On March 2, 2021, the U.S. Department of State (State) determined Russia violated international law when it used chemical weapons against its own nationals on multiple occasions (press release found here). In accordance with this determination, both State and the U.S. Department of Commerce's Bureau of Industry and Security (BIS) have expanded sanctions and export restrictions on Russia.
The United States imposed two sets of sanctions on Russia pursuant to the Chemical and Biological Weapons Control and Warfare Elimination Act of 1991 (CBW Act), following Russia's use of the Novichok nerve agent against former Russian military officer Sergei Skripal and his daughter on March 4, 2018. On August 24, 2020, Russia deployed the Novichok nerve agent against Russian opposition leader Aleksey Navalny. After his unlikely survival, Navalny was convicted and sentenced to two years in prison in February 2021. Navalny's poisoning and subsequent imprisonment prompted State to implement additional sanctions, retaining and expanding on the export restrictions originally imposed in response to Russia's attack on Skripal.
Accordingly, the following sanctions were imposed, effective March 18, 2021 (found here):
- Termination of assistance to Russia under the Foreign Assistance Act of 1961, except for urgent humanitarian assistance, food, or agricultural commodities.
- Termination of sales to Russia of defense items or services under the Arms Export Control Act (AECA) and termination of licenses or approvals for the export to Russia of any item on the United States Munitions List (USML), except in support of government space cooperation, or commercial space cooperation after a six-month transition period.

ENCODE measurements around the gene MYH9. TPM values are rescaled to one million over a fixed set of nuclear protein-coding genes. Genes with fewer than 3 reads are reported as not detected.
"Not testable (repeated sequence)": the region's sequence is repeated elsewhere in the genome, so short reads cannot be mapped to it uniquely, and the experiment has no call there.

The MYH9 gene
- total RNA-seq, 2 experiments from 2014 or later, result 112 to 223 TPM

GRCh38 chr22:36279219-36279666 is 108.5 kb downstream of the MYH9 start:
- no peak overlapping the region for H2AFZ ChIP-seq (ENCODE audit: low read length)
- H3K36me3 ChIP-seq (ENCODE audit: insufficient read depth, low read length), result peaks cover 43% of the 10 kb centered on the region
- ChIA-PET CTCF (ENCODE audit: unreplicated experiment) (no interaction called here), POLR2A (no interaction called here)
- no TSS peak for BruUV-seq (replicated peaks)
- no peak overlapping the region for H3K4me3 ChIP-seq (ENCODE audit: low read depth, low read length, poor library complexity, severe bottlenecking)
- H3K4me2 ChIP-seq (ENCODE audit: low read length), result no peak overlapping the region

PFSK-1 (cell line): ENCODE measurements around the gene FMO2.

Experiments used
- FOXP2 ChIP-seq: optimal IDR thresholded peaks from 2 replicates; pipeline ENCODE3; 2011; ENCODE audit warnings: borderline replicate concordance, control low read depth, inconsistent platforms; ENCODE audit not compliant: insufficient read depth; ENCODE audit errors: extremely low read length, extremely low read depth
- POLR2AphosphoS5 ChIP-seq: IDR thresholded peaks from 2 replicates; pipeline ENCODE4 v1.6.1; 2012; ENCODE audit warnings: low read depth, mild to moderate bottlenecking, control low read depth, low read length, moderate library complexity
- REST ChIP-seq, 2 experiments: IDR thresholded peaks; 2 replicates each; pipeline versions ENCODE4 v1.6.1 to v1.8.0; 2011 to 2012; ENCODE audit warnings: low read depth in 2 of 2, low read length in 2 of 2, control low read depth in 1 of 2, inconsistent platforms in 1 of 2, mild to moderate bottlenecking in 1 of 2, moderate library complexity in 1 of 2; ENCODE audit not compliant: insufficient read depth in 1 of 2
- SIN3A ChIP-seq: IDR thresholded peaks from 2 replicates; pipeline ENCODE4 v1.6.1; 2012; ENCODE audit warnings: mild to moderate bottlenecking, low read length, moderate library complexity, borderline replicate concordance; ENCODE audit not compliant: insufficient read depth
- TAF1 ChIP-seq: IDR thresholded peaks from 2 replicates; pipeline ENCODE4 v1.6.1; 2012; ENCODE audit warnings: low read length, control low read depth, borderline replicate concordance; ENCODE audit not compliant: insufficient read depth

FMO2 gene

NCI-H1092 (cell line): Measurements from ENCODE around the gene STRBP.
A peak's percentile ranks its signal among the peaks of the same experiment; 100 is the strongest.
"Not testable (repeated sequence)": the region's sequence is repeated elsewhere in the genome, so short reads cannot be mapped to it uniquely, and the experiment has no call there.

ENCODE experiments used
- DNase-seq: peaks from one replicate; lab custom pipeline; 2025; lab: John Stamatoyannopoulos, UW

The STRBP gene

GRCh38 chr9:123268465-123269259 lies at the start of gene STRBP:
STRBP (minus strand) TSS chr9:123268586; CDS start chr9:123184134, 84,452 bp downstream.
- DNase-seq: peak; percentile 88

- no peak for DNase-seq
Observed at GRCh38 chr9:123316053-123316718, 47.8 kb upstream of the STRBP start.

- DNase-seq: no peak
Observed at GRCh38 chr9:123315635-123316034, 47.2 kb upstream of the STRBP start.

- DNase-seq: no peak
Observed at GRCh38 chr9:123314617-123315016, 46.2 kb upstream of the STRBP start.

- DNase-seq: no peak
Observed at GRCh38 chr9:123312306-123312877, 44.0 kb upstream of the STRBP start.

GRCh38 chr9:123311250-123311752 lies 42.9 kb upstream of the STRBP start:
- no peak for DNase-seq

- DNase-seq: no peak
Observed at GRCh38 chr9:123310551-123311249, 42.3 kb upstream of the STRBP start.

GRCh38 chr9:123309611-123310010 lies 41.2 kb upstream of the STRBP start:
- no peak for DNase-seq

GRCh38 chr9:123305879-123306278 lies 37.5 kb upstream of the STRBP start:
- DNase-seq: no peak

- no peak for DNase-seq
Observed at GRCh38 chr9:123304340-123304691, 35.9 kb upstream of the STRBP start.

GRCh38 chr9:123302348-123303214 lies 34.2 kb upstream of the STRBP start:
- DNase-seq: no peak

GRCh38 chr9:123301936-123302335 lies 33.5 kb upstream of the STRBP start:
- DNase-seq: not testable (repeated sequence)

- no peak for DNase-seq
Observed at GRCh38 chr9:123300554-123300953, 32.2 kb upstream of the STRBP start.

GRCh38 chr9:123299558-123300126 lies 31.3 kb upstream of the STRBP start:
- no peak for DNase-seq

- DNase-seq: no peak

- Termination of all foreign military financing for Russia under the AECA.
- Denial of any credit, credit guarantees, or other financial assistance by any agency of the United States Government, including the Export-Import Bank of the United States.
- Prohibition of export to Russia of any goods or technology that are part of the control list established under Section 2404(c)(1) of the Appendix to Title 50.
While some export restrictions are waived in light of the United States' national security interests, BIS has limited the availability of certain waivers. Generally, waivers for license applications will continue to be reviewed on a case-by-case basis. Notably, the new sanctions eliminate the waiver for exports and reexports of items controlled for national security reasons (NS items) to commercial end-users in Russia – now, applications for such exports are evaluated under a "presumption of denial" policy. Similarly, following a six-month transition period, the sanctions eliminate the waiver for exports of items supporting commercial space flight activities that qualify as NS items or are on the USML – the exports will be subject to license review under a "presumption of denial". Export of NS items to Russia is further limited by the elimination of waivers for Service and Replacement of Parts and Equipment (RPL), Technology and Software Unrestricted (TSU), and Additional Permissive Reexports (APR).